In only two years mobile traffic (smartphones, etc.) has increased from 10% to 30% of all page views. At the same time, desktop traffic is down to 60% of all page views. The way we use the web is being redefined by mobile devices.
Taking a look at time spent rather than individual page views, this report from comScore shows that mobile users account for 60% of digital media spent.
Web developers saw this upward trend of mobile users and created Responsive Design as the answer to providing a good user experience for mobile users. Responsive Design did a good job, but now it looks like we need to go further because mobile traffic is predicted to increase 300% by 2017. It’s time to adopt a new web design trend called Mobile First.
What Is Mobile First Design?
Designing for mobile first means that, instead of designing with desktops as your priority you design with mobile devices as your focus. This forces the designer to take a minimalistic approach with both content and design.
There are two major considerations when designing for mobile devices:
1. Screen Size
Because the screen size is so small, content and design must be limited to the bare necessities. The content needs to be boiled down until it is focused without being fleshy. There just isn’t enough screen real estate to have anything but the necessities. This isn’t a bad thing, though, because it leads to a clear and focused message.
This is the reason Responsive Design and Media Queries just aren’t enough. Media queries work by hiding excess content such as images or sidebars, content that isn’t necessary. The problem with this is that content is still being downloaded. Mobile networks are generally pretty slow and your users are paying for that data they never even see.
Why Responsive Design Isn’t Enough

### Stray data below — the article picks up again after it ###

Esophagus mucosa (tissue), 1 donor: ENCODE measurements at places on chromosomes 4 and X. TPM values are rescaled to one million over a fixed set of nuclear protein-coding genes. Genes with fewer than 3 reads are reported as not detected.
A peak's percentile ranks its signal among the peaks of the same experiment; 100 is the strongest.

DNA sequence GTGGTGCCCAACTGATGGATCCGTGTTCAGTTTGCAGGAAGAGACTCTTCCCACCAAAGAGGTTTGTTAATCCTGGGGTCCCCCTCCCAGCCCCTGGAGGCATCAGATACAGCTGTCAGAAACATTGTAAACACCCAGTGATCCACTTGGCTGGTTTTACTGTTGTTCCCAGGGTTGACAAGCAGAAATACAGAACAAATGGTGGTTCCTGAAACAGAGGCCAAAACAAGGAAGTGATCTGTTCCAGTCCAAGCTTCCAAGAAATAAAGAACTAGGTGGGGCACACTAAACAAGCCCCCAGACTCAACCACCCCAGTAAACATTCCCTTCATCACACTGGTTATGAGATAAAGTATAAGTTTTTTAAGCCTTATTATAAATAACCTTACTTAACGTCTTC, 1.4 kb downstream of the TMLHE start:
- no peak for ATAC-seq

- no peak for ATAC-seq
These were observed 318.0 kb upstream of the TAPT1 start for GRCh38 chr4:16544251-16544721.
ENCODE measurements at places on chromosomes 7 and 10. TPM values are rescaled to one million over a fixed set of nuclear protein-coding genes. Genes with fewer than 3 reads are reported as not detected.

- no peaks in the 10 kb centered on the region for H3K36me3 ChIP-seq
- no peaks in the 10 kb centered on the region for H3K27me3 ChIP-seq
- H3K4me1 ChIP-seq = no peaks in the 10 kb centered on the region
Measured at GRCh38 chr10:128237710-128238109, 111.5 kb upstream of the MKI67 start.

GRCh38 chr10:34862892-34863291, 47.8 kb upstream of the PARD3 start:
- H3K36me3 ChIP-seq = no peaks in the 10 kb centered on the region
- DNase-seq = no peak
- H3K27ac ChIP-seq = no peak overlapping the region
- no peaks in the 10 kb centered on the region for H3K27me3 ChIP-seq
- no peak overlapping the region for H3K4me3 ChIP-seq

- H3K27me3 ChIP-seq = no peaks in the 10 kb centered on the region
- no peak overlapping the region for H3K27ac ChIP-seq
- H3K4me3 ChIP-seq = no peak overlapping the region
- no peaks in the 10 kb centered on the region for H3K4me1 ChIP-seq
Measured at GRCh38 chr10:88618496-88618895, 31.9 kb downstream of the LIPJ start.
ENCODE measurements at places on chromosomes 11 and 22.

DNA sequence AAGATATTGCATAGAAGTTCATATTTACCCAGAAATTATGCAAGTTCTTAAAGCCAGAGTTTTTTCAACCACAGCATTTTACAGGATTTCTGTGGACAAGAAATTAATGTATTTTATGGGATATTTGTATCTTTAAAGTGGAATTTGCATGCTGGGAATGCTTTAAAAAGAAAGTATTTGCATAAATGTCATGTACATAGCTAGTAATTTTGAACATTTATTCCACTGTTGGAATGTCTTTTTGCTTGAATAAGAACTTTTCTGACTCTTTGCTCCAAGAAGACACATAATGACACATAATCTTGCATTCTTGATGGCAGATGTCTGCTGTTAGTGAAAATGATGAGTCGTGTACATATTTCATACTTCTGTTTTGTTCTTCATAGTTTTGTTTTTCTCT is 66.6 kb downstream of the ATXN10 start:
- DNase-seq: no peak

If you’re unfamiliar with the concept of Responsive Web Design (RWD), you can read about it here. In short RWD focuses on scaling the website down to look good on any screen size, no matter how small. This approach worked for a while, but it only covers the front end. As we mentioned before, mobile users are concerned with bandwidth as well as screen size. RWD just used Media Queries to hide the content that didn’t fit. While this covered the screen size issue all that extra content that the user never got to see was still being downloaded.
Where Responsive Design would hide content that didn’t fit, Mobile first combines the content to create a focused message for mobile users. Thus, the content of a responsively designed site wouldn’t be as clear on mobile devices. Mobile First Design has a good approach that works for both mobile and desktop displays alike. The content is boiled down so that it’s message is clear without taking much space, so now you have a clear message on your desktop site as well.
The Future of the Web
The future of the web is mobile. Mobile First Design forces you to focus on the user experience. It forces your message to be clear and clean. And it forces your design to be limited to the necessities, no fluff. None of these are bad things. Mobile First is your best bet for future-proofing your website. Plus, there are some cool features to make use of on mobile devices such as GPS or Gyroscopes.
Responsive Web Design is still a good approach and it has its uses for sites whose primary audience is desktop users. RWD is also a great approach to modernize websites that are still using 10 year old html versions. However, if your audience is primarily made up of mobile users then Mobile First is the best approach. If you need your site redesigned using either mobile first or responsive techniques, contact us today for a free consultation.